ISRO Launched The World’s Lightest Satellite Made By Indian Students That Too Free Of Cost

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Published by Soniya Kaur on 25 Jan 2019

India is moving towards a better future day by day with the new inventions and discoveries. Yesterday on 24th January, Indian Space Research Organisation (ISRO) has successfully launched the World’s lightest satellite – Kalamsat which is made by Indian students. Interestingly, ISRO didn’t even charge a single penny for the launch by the students. This is indeed a proud moment for the nation and that’s why it took off free of cost.

The incredible launch took place around 11:40 PM from the first launch pad at the Satish Dhawan Space Center at Sriharikota.

This lightest satellite is designed and built by the students who work with an organization called ‘Space Kidz India’ in Chennai.

With the launch of Kalamsat, India becomes the first country to utilize the fourth stage of a space rocket as an orbital platform.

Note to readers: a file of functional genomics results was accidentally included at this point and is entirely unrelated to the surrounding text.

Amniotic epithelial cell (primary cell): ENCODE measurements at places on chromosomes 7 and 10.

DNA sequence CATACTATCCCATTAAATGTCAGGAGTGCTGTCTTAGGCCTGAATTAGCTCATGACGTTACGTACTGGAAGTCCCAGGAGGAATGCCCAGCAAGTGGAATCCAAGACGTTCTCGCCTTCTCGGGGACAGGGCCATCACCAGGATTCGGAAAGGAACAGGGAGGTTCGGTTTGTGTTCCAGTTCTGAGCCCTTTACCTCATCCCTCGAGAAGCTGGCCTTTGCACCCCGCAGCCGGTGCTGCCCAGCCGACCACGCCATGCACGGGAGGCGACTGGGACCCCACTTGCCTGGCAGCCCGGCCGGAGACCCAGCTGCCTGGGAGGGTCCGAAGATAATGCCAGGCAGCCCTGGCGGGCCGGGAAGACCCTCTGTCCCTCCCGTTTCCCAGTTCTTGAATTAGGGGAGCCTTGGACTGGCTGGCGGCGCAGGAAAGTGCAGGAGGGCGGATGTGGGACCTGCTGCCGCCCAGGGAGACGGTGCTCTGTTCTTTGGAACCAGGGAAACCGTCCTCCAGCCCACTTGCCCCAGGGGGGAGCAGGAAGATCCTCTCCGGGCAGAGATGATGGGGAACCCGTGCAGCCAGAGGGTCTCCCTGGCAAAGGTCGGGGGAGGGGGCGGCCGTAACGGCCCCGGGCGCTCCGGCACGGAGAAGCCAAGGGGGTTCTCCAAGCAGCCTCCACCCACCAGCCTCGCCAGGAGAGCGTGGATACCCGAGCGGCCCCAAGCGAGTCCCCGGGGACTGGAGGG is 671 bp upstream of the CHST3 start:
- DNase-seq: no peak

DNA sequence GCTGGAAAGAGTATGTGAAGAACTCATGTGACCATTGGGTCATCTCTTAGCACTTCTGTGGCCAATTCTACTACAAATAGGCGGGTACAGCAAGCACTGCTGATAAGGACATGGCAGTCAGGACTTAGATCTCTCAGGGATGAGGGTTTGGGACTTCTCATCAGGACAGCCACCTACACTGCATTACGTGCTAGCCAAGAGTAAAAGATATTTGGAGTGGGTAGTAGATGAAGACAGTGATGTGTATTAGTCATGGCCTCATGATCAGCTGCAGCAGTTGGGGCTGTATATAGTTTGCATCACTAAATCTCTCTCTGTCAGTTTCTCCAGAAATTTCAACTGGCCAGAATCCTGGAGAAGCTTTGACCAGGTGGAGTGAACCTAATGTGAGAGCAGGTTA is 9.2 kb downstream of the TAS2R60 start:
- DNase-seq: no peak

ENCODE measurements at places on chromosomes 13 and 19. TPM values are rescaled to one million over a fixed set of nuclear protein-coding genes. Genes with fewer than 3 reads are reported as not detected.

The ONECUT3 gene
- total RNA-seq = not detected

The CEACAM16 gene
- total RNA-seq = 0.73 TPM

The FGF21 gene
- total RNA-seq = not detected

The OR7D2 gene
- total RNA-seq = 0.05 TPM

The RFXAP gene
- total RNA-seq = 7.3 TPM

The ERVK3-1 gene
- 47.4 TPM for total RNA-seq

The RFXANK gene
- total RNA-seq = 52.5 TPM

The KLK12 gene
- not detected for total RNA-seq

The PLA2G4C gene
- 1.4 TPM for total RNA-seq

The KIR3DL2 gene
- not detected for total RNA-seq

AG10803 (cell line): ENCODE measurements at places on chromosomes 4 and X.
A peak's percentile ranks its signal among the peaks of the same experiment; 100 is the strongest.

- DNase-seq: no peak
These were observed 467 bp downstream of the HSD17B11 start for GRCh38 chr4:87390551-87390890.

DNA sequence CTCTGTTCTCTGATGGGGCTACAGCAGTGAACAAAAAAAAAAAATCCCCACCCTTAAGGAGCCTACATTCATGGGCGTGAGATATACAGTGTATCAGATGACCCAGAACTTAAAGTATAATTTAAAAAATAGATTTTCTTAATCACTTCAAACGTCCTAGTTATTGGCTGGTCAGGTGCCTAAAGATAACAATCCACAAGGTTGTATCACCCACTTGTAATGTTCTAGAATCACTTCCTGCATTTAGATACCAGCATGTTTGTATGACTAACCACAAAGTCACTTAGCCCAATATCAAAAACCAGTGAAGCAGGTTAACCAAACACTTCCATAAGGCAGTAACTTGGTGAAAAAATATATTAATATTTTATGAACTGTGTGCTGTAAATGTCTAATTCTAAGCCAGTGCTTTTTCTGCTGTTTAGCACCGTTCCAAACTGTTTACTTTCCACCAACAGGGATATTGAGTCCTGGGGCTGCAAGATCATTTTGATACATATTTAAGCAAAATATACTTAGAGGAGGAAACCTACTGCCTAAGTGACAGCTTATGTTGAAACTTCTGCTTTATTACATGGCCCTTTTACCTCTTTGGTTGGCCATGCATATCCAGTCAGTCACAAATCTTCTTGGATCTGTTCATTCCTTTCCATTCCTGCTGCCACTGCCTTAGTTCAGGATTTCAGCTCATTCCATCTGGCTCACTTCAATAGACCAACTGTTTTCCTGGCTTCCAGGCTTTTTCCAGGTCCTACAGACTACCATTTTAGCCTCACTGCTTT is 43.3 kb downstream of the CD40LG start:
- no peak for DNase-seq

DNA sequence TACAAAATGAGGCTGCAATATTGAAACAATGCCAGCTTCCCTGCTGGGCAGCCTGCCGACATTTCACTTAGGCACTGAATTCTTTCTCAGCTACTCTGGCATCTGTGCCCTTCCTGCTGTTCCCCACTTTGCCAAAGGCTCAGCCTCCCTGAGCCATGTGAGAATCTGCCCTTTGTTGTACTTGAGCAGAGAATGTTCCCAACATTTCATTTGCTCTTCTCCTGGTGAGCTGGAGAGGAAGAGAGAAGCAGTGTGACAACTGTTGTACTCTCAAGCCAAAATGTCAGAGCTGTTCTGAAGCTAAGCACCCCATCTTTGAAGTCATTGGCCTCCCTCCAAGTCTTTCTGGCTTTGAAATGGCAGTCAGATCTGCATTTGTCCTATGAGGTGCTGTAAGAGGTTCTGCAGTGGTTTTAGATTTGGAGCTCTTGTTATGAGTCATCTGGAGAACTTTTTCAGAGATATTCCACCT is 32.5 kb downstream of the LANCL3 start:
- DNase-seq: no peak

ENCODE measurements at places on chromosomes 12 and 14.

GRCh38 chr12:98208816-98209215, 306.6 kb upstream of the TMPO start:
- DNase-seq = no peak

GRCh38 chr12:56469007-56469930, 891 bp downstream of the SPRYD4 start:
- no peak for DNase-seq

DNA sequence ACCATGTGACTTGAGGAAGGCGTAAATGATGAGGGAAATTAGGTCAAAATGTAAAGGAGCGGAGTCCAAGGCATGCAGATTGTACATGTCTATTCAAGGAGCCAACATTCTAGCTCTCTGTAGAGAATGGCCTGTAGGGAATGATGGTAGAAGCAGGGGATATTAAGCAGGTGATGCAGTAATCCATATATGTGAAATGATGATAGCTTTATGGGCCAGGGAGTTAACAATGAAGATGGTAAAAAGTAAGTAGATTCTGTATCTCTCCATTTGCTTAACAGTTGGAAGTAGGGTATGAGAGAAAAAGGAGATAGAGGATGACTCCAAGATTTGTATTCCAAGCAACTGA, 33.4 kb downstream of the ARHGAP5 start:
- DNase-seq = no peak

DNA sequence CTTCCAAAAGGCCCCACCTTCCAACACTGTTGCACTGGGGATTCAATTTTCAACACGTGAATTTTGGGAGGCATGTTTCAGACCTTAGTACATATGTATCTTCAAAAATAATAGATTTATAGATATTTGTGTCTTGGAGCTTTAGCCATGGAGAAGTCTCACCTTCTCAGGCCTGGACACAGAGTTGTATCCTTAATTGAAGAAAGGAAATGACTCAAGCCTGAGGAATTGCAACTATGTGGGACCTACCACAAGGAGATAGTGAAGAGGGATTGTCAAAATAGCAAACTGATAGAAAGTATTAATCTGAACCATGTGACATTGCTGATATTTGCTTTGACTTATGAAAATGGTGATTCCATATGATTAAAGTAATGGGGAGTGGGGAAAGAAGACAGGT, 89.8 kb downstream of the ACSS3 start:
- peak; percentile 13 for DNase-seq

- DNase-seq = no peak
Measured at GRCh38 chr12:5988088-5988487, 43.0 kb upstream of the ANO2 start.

After the launch, ISRO update the current situation on their Twitter official and wrote, 🇮🇳 Mission Accomplished! 🇮🇳
Thank You for your support!#PSLVC44 #MicrosatR#KalamsatV2″.

Prime Minister Narendra Modi also congratulated the ISRO and said, “Heartiest congratulations to our space scientists for yet another successful launch of PSLV. This launch has put in orbit Kalamsat, built by India’s talented students.”

And also announced another feat conquered by India.

The weight of this satellite is just 1.26 kg, lighter than a wooden chair. It is built within six days and took an estimate of Rs 12 Lacs. The hard work of students who took 6 years of study to build this satellite finally pay the reward. The whole nation is proud of them.

Going by the name, this satellite is a tribute to former President, Dr. APJ Abdul Kalam and is named after him. The project is head by Rifath Sharook, an 18-year-old from the Tamil Nadu town of Pallapatti.

Earlier in 2017, NASA (National Aeronautics and Space Administration) launched the 64-gram version of Kalamsat nicknamed as ‘gulab jamun’ but it never reached the orbit.

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